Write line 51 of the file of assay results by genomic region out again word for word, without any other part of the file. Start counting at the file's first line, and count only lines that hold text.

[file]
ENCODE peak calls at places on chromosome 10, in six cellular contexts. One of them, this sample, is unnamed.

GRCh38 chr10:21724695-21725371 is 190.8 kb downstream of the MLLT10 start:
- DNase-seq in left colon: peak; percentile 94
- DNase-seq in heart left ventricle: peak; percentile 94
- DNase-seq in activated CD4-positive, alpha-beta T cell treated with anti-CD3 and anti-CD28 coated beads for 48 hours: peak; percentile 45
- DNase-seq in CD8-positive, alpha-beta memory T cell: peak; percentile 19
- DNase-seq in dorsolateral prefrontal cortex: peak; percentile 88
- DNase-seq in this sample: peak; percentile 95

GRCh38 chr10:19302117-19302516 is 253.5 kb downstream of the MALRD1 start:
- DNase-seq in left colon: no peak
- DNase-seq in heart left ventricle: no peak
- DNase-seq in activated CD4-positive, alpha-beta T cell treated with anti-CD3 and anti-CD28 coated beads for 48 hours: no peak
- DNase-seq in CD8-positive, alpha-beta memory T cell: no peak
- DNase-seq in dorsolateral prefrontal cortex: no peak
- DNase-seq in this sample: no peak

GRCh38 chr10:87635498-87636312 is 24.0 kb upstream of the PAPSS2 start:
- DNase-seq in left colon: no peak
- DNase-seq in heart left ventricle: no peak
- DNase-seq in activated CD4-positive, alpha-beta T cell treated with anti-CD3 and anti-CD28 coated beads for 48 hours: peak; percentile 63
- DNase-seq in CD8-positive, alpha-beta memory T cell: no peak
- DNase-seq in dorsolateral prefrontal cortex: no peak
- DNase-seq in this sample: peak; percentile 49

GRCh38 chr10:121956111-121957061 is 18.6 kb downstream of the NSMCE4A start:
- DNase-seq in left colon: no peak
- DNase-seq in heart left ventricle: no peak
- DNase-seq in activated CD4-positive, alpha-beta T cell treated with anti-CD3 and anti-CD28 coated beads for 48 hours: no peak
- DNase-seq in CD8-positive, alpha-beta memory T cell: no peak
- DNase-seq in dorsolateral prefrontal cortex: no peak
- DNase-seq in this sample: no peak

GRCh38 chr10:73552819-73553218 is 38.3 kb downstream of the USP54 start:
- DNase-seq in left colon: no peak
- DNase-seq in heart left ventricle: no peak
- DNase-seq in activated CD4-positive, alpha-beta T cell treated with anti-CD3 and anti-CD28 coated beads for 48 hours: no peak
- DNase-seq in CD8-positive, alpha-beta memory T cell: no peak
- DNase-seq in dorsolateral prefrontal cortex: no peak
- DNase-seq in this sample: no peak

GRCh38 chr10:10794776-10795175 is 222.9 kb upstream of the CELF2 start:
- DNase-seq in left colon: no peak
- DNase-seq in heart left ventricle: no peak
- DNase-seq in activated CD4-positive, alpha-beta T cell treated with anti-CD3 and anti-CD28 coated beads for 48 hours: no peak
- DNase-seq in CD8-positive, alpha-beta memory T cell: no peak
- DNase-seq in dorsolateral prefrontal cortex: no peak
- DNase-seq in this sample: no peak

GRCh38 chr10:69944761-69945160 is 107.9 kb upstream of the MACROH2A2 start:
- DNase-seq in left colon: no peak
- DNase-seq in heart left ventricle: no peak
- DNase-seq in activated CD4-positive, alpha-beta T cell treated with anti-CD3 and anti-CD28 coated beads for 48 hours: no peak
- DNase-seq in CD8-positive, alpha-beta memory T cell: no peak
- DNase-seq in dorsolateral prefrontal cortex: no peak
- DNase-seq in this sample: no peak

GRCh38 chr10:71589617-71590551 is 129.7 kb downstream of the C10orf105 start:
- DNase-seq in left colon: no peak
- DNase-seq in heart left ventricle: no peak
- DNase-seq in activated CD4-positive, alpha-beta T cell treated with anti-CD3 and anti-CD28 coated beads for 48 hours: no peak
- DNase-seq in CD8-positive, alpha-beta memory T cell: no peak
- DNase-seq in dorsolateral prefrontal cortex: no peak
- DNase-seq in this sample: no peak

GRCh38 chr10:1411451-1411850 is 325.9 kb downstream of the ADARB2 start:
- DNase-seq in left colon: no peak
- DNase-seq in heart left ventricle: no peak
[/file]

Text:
GRCh38 chr10:71589617-71590551 is 129.7 kb downstream of the C10orf105 start: